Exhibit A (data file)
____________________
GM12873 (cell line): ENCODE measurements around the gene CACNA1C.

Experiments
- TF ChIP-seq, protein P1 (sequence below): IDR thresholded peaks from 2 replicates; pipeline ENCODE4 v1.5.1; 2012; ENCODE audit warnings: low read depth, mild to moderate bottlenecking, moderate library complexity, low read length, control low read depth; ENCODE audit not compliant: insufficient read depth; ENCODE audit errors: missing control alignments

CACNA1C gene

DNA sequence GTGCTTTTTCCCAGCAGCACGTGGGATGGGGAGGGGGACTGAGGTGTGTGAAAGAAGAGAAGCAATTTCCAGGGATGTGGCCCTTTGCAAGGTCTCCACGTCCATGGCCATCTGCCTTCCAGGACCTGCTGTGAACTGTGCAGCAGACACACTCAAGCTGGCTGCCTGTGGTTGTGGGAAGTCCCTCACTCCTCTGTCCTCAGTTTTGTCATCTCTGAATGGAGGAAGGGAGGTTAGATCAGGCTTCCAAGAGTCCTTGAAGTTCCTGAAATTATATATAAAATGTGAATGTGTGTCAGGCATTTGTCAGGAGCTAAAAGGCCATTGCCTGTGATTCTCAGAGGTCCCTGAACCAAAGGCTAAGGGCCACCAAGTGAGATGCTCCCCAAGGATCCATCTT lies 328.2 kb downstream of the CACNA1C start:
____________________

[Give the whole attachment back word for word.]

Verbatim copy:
GM12873 (cell line): ENCODE measurements around the gene CACNA1C.

Experiments
- TF ChIP-seq, protein P1 (sequence below): IDR thresholded peaks from 2 replicates; pipeline ENCODE4 v1.5.1; 2012; ENCODE audit warnings: low read depth, mild to moderate bottlenecking, moderate library complexity, low read length, control low read depth; ENCODE audit not compliant: insufficient read depth; ENCODE audit errors: missing control alignments

CACNA1C gene

DNA sequence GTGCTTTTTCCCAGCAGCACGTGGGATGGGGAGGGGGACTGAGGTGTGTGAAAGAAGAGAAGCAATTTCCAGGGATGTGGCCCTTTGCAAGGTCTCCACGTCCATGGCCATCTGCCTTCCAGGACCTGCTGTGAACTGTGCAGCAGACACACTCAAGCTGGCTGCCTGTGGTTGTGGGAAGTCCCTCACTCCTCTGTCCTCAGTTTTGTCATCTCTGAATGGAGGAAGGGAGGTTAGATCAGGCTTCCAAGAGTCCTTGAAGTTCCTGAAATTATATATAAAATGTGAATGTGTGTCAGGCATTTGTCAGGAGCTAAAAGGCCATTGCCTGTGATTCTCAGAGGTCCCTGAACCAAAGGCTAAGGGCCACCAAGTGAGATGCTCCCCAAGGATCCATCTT lies 328.2 kb downstream of the CACNA1C start: